1. ^ Coroi, Mihaela Cristina; Bungau, Simona; Tit, Mirela (2015). "Preservatives from the Eye Drops and the Ocular Surface". Romanian Journal of Ophthalmology. 59 (1): 2–5. PMC 5729814. PMID 27373107.
  2. ^ Commissioner, Office of the. "FDA Basics - Is it legal for me to personally import drugs?". Retrieved 2019-01-24.
  4. ^ "The Effectiveness of Vision Therapy in Improving Visual Function". Vision Help. 2014-10-30. Wold (78) reported on 100 children who had undergone accommodative vision therapy procedures. These clinically selected cases showed an 80% rate of improvement in accommodative amplitude and 76% in accommodative facility using a pre- and post-treatment ordinal criterion referenced scaling method. These results are similar to those reported by Hoffman and Cohen (168) a in which 70 patients were successfully treated for accommodative insufficiency and infacility based on clinical findings. Retrieved 2019-01-26.
  5. ^ Gedar Totuk, Ozgun Melike; Aykan, Umit (2018). "A new treatment option for the resistant spasm of accommodation: clear lens extraction and multifocal intraocular lens implantation". International Journal of Ophthalmology. 11 (1): 172–174. doi:10.18240/ijo.2018.01.28. PMC 5767676. PMID 29376009.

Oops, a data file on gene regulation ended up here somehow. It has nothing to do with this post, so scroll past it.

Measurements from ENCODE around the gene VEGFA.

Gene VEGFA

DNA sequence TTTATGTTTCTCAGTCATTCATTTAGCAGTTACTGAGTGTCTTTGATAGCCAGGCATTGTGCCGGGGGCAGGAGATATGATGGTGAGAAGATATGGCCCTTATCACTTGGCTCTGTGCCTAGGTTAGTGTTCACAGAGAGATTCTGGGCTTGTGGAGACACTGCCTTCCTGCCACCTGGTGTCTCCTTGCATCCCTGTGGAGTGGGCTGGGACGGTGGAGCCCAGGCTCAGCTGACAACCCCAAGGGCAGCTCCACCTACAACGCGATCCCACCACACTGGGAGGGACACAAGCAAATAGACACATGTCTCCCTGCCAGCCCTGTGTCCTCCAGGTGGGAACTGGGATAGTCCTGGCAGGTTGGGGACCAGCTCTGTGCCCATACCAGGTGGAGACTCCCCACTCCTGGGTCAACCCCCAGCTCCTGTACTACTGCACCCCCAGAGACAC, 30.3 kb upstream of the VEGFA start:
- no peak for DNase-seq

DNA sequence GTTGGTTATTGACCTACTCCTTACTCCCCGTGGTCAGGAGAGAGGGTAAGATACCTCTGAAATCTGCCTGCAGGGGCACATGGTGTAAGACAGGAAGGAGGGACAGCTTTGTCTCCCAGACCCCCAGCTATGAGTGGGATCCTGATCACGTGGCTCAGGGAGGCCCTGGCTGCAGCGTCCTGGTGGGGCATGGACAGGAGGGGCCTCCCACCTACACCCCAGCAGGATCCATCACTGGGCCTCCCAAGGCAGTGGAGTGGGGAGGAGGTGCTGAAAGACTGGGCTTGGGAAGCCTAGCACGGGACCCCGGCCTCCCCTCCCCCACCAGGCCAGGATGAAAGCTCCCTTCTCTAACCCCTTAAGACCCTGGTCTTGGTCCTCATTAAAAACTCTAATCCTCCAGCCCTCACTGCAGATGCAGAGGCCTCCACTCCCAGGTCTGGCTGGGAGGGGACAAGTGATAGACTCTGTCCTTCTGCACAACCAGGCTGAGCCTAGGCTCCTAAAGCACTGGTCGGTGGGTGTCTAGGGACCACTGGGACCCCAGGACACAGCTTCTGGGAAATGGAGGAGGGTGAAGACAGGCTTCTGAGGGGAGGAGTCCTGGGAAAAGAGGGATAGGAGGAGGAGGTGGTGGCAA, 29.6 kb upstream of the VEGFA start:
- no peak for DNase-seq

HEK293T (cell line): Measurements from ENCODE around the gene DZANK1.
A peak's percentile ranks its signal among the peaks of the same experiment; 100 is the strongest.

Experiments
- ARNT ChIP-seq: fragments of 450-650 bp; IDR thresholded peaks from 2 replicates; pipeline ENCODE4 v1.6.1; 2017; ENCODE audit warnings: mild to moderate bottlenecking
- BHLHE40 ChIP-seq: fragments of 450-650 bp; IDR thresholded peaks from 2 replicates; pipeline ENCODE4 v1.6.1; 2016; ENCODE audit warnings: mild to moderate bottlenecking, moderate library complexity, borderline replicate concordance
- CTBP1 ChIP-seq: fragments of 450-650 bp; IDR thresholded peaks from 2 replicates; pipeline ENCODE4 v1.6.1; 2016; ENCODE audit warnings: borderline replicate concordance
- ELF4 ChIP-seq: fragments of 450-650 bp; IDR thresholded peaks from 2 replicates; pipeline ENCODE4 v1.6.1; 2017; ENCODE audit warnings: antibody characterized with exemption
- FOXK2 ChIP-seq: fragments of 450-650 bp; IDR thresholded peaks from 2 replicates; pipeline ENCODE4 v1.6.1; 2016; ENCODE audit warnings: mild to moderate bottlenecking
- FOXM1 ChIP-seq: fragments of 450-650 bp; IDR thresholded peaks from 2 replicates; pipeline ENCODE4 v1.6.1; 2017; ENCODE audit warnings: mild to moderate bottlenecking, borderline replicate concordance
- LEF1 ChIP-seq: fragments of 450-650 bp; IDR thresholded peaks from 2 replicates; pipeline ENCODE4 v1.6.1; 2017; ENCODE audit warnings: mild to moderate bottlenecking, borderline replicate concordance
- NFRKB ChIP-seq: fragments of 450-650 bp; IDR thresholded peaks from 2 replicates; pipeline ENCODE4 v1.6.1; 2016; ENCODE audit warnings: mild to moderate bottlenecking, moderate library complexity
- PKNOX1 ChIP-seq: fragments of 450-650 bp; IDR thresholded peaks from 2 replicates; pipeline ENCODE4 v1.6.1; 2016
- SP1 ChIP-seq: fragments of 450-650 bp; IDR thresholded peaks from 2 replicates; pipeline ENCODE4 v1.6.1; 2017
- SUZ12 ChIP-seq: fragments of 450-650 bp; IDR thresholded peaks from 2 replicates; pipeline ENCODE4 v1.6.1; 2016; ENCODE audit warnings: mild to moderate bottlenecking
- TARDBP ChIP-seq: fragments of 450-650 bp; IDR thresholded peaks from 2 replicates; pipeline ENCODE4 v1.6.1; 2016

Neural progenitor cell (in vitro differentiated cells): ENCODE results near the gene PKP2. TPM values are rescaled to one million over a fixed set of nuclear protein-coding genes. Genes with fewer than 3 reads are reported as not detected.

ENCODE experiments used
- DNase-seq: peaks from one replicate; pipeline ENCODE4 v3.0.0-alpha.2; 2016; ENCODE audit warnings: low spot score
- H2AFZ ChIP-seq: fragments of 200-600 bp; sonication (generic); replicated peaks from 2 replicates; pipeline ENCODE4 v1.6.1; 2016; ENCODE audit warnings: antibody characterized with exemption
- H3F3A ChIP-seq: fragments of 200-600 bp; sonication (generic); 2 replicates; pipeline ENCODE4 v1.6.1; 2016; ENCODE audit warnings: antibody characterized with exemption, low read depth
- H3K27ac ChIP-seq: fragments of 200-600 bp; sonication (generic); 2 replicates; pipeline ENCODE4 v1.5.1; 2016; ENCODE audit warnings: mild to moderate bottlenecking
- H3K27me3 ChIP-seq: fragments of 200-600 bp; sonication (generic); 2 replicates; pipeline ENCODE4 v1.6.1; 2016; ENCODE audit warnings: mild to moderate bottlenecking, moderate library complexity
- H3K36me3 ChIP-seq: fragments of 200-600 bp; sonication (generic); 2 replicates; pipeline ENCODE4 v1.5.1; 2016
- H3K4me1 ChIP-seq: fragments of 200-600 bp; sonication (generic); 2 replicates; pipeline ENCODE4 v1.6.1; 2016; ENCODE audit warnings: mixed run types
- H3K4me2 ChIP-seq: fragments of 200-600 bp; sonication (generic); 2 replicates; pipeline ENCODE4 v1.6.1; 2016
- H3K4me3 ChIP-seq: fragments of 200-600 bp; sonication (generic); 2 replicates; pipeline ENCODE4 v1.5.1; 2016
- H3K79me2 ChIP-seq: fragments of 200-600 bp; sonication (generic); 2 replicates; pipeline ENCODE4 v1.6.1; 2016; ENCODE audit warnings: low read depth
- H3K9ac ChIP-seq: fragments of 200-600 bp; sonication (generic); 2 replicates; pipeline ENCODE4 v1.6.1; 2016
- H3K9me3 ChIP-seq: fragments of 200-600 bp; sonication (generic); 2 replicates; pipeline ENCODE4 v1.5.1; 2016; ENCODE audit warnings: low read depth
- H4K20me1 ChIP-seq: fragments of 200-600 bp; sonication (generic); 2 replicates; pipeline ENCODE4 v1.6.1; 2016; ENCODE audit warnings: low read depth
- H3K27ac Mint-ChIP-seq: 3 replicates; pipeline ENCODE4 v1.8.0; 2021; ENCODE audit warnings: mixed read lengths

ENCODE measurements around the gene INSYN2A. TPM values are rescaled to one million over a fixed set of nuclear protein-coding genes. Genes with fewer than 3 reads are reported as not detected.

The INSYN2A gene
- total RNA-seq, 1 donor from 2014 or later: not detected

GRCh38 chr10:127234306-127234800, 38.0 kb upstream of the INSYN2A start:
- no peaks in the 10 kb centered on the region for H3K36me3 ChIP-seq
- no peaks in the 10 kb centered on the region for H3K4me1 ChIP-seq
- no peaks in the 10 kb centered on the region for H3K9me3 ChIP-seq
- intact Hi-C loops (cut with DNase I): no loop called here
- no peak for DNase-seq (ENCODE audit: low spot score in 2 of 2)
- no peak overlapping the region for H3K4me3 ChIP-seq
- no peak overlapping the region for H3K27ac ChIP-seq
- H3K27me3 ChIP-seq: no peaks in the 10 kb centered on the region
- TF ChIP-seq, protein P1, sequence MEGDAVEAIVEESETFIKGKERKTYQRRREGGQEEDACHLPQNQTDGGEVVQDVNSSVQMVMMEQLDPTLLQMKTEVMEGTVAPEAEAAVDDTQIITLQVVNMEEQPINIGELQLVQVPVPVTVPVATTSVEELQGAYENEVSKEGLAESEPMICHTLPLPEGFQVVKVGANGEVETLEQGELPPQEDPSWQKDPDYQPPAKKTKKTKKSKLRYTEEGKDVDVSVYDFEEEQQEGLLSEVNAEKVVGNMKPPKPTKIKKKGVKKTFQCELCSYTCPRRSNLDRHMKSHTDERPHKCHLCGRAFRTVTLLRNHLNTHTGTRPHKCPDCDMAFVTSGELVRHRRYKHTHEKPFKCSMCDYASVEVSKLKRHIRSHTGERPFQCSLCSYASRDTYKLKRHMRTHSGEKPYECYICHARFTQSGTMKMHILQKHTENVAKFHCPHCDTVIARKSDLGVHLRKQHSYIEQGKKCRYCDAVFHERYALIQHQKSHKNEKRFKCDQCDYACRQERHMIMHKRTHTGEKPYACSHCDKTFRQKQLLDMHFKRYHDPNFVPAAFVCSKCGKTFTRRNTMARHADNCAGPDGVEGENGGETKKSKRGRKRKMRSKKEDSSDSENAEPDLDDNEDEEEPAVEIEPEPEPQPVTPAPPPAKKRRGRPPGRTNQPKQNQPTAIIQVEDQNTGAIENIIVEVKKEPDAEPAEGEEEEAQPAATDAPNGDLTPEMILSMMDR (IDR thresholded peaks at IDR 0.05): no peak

6. ^ Gabelt, B’Ann T.; Kaufman, Paul L.; Rasmussen, Carol A. (September 2011). "Effect of nitric oxide compounds on monkey ciliary muscle in vitro". Experimental Eye Research. 93 (3): 321–327. doi:10.1016/j.exer.2010.12.003. PMC 3299082. PMID 21147103.
  7. ^ a b Cavet, Megan E.; Vittitow, Jason L.; Impagnatiello, Francesco; Ongini, Ennio; Bastia, Elena (14 August 2014). "Nitric Oxide (NO): An Emerging Target for the Treatment of Glaucoma". Investigative Ophthalmology & Visual Science. 55 (8): 5005–5015. doi:10.1167/iovs.14-14515. PMID 25125670.
  8. ^ Zhao, Xiujun; Pearson, Keri E.; Stephan, Dietrich A.; Russell, Paul (1 May 2003). "Effects of Prostaglandin Analogues on Human Ciliary Muscle and Trabecular Meshwork Cells". Investigative Ophthalmology & Visual Science. 44 (5): 1945–1952. doi:10.1167/iovs.02-0920. PMID 12714628.
  9. ^ Kim, Jaeyong; Kang, Huwon; Choi, Hakjoon; Jo, Ara; Oh, Dooi-Ri; Kim, Yujin; Im, Sojeong; Lee, Seul-Gi; Jeong, Kyeong-In; Ryu, Geun-Chang; Choi, Chulyung (19 July 2018). "Aqueous Extract of Perilla frutescens var. acuta Relaxes the Ciliary Smooth Muscle by Increasing NO/cGMP Content In Vitro and In Vivo". Molecules. 23 (7): 1777. doi:10.3390/molecules23071777. PMC 6100439. PMID 30029520.
  10. ^ "Care of the Patient with Accommodative and Vergence Dysfunction" (PDF). American Optometric Association. 2001. Retrieved January 25, 2019.[dead link]
  11. ^ Landolt, Edmond (1926). The refraction and accommodation of the eye and their anomalies. J.B. Lippincott Co. p. 450. OCLC 651960997.